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Principles of Economics; Marshall, Alfred
3 paragraphs found.
See Note I. in the Mathematical Appendix at the end of the Volume. This law holds a priority of position to the law of diminishing return from land; which however has the priority in time; since it was the first to be subjected to a rigid analysis of a semi-mathematical character. And if by anticipation we borrow some of its terms, we may say that the return of pleasure which a person gets from each additional dose of a commodity diminishes till at last a margin is reached at which it is no longer worth his while to acquire any more of it.

The term marginal utility ( Grenz-nutz) was first used in this connection by the Austrian Wieser. It has been adopted by Prof. Wicksteed. It corresponds to the term Final used by Jevons, to whom Wieser makes his acknowledgments in the Preface (p. xxiii. of the English edition). His list of anticipators of his doctrine is headed by Gossen, 1854.

Again, since sheep and oxen compete for the use of land, leather and cloth compete in indirect demand for the use of a factor of production. But also in the upholsterer's shop they compete as supplying means for meeting the same want. There is thus a composite demand on the part of upholsterer and shoemaker for leather; and also for cloth when the upper part of a shoe is made of cloth: the shoe offers a joint demand for cloth and leather, they offering complementary supplies: and so on, in endless complications. See Mathematical Note XXI. The Austrian doctrine of "imputed value" has something in common with that of derived value given in this chapter. Whichever phrase be used, it is important that we should recognize the continuity between the old doctrine of value and the new; and that we should treat imputed or derived values merely as elements which take their place with many others in the broad problem of distribution and exchange. The new phrases merely give the means of applying to the ordinary affairs of life, some of that precision of expression which is the special property of mathematical language. Producers have always to consider how the demand for any raw material in which they are interested is dependent on the demand for the things in making which it is used, and how it is influenced by every change that affects them; and this is really a special case of the problem of ascertaining the efficient strength of any one of the forces, which contribute to a common result. In mathematical language this common result is called a function of the various forces: and the (marginal) contribution, which any of them is making to it, is represented by the (small) change in the result which would result from a (small) change in that force; that is by the differential coefficient of the result with regard to that force. In other words, the imputed value, or the derived value of a factor of production, if used for only one product, is the differential coefficient of that product with regard to that factor; and so on in successive complications, as indicated in Notes XIV.—XXI. of the Mathematical Appendix. (Some objections to parts of Prof. Wieser's doctrine of imputed values are well urged by Prof. Edgeworth, Economic Journal, Vol. V. pp. 279-85.)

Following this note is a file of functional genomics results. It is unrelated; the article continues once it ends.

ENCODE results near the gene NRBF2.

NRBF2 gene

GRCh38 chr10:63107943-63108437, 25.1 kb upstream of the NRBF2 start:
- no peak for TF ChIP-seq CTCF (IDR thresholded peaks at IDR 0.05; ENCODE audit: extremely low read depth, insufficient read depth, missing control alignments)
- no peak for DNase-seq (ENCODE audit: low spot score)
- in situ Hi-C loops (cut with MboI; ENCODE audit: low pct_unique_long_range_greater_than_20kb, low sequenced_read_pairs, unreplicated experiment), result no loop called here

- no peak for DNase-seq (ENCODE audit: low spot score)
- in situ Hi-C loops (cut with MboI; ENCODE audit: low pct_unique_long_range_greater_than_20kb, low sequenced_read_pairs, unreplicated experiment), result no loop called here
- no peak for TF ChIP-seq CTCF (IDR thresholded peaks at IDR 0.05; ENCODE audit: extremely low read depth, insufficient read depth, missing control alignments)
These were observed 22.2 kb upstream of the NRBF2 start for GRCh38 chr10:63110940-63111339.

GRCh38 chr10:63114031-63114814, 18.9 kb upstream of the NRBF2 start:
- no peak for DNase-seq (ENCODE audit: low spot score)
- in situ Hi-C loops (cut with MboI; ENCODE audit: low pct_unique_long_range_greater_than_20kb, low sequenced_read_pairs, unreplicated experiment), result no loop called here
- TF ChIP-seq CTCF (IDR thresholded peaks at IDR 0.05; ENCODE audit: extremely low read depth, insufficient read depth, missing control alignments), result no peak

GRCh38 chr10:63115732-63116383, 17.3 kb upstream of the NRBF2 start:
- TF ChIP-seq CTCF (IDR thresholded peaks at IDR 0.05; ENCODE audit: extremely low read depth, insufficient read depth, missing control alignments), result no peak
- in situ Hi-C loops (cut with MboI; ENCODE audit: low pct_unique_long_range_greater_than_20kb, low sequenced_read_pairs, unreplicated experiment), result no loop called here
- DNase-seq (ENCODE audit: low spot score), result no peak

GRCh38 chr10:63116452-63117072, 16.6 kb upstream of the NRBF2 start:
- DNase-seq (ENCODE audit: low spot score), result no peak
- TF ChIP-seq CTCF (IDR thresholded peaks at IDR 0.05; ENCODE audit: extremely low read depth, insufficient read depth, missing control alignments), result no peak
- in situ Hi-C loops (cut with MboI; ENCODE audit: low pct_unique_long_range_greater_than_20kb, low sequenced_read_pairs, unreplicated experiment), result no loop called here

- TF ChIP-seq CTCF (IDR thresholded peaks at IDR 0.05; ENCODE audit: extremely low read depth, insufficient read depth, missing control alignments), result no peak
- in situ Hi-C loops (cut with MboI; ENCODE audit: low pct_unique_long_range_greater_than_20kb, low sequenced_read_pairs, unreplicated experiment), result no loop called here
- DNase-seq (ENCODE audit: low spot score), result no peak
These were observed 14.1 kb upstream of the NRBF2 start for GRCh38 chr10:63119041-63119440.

Appendix I

It seemed right to select Jevons' attack for reply, because, in England at all events, it has attracted more attention than any other. But somewhat similar attacks on Ricardo's theory of value had been made by many other writers. Among them may specially be mentioned Mr Macleod, whose writings before 1870 anticipated much both of the form and substance of recent criticisms on the classical doctrines of value in relation to cost, by Profs. Walras and Carl Menger, who were contemporary with Jevons, and Profs. v. Böhm-Bawerk and Wieser, who were later.